My New Shoes

By Carolyn Westmoreland

I went shopping yesterday. Usually, I buy used things to replace the worn out items I need. Important too is to try not to buy new items that indicate by tags or markings the outsourcing of jobs from the US. Anyway, my list was short, shoes and some food items. Pretty simple right?

While looking for shoes, I toured four different shops. On every pair I picked up to examine I found a mark, or tag, that said, "Made in China." In the fourth shop I found a pair I liked and after inspecting them and not finding any tag or stamp on them telling me where they were made, except for the soles, I bought them. When I got home I looked again, and inside I found a little tag listing the materials used and one microscopic line saying that they were made in China. I had to get out a magnifying glass to read it. I thought about returning them, and then realized that I had already spent precious gas and time in order to buy them. Returning them would simply add to the enormous expense that these shoes already represent. The soles of these shoes have a mark on them saying that they were made in the US. That means the soles of these shoes were shipped to China to be attached. The shoes, with the soles attached, then made another long journey back to the US, using polluting fuel, and the people who labored in making them were probably not paid a living wage.

That tag, "Made in China" always tells me that thousands of people here in the US no longer have employment making whatever the tag is attached to, whether shoes, clothes, electronic goods, etc., other than selling or distributing whatever that item might be. .

OK, I realize that these shoes may be a real bore to read about and I know that my small purchase will not make much difference one way or another, but did I tell you that they only cost ten dollars plus tax? A real bargain? When I consider what went into making these shoes, the energy consumed by unnecessary transportation, the domestic jobs lost, and the inhuman social system being supported, the fact remains that they are the most expensive pair of shoes I have ever owned.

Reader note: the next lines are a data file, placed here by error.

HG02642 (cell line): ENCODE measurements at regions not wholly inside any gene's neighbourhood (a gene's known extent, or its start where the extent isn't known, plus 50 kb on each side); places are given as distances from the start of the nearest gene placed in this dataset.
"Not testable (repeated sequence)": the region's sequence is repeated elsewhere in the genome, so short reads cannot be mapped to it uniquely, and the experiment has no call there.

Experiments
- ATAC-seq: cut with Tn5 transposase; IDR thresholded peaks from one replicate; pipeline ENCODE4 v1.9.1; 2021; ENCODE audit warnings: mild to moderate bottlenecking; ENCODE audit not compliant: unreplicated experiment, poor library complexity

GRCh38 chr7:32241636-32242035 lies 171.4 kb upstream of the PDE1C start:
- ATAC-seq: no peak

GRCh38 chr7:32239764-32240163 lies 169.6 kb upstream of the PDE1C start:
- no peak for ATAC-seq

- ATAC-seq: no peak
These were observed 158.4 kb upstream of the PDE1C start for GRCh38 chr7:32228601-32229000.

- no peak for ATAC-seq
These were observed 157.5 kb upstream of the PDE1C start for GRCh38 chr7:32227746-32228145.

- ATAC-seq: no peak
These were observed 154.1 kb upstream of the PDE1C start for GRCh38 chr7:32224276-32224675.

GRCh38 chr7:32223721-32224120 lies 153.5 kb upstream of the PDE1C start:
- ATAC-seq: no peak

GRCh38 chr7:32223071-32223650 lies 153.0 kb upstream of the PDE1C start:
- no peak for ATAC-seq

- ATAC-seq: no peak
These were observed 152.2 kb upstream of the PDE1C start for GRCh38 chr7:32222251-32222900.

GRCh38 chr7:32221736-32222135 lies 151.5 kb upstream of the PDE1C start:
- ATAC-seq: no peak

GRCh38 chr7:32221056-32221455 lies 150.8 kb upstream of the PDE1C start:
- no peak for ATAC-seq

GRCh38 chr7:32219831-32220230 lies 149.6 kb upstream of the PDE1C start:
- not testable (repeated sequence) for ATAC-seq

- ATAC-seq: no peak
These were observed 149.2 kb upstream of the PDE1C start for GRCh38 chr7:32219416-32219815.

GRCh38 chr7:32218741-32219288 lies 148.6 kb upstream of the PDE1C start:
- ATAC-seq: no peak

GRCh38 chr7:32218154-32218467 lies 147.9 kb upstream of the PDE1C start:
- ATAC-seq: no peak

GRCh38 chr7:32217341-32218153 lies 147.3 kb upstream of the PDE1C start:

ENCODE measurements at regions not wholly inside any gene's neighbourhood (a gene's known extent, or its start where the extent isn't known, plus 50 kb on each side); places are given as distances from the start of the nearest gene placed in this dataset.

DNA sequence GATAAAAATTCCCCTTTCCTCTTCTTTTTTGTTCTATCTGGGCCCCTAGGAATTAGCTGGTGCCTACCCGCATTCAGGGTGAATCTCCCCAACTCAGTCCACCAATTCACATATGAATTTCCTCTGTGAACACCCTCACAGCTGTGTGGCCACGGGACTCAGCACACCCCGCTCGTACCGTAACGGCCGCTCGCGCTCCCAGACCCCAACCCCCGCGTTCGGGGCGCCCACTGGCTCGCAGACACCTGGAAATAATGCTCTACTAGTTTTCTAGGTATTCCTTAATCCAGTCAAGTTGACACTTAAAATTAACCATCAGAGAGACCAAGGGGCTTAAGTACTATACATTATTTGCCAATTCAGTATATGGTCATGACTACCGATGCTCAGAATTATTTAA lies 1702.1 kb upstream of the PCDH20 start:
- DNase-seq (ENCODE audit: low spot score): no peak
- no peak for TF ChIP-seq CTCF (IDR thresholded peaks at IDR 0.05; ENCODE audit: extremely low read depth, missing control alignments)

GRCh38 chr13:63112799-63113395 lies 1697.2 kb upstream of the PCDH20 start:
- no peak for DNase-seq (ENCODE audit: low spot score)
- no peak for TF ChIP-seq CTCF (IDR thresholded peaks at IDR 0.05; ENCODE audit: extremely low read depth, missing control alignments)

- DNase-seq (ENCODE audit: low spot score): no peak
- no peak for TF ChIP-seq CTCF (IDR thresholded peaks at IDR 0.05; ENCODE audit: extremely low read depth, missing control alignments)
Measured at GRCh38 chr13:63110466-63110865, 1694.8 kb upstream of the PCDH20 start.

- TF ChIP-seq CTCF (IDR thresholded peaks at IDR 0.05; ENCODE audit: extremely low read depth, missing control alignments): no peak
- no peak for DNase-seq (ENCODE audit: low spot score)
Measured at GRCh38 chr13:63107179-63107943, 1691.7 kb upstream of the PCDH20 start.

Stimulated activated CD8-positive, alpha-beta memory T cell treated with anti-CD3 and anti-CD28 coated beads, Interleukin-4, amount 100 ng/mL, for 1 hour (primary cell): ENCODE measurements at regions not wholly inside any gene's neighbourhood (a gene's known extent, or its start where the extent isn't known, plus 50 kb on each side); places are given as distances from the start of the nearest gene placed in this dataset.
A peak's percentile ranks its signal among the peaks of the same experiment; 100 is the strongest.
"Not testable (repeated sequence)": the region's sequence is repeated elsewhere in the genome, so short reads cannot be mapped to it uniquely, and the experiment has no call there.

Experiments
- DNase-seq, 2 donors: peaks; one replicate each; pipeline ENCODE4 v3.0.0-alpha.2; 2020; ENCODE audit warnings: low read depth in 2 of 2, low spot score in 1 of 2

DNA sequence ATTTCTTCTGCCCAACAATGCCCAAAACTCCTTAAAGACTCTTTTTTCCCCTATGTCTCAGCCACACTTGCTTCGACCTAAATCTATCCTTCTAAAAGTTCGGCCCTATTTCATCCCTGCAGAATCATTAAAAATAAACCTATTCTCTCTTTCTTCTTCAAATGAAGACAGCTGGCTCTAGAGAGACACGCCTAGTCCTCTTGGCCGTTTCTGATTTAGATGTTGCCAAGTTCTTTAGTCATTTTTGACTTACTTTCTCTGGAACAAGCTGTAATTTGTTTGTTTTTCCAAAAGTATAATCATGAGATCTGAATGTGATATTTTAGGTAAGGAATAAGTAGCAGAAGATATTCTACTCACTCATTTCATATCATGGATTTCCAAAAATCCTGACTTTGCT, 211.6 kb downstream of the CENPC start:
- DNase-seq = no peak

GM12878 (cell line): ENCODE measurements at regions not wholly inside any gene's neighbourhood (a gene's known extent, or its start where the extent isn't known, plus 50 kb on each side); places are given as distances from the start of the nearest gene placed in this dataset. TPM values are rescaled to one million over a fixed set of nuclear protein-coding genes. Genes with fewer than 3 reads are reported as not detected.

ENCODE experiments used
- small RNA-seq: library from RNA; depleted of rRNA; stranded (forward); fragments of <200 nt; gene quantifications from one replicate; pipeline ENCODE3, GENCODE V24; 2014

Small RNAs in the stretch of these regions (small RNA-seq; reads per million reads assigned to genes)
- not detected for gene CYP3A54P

What I am concerned about is the fact that this kind of business-as-usual should not be happening and cannot be sustained. We are destroying both our society and our planet. The corporate media does not keep us informed about the slave labor or the pollution that corporations leaves in their wake, all to satisfy corporate greed. We are told that we must think in terms of a global economy. While I agree that sharing information, music, art, and science on a global basis is one of the best things to happen for all of us, that is where globalization stops for me. Using the resources and the cheap labor of other countries while becoming a consumer-only economy here in the US will not work. Oil holds our economy up, and with a scarcity of oil on our horizon we must come to terms with providing for ourselves in our own communities, using our own talents, and our own resources.

Does anyone out there make shoes? It would be a pleasure to hear from you!

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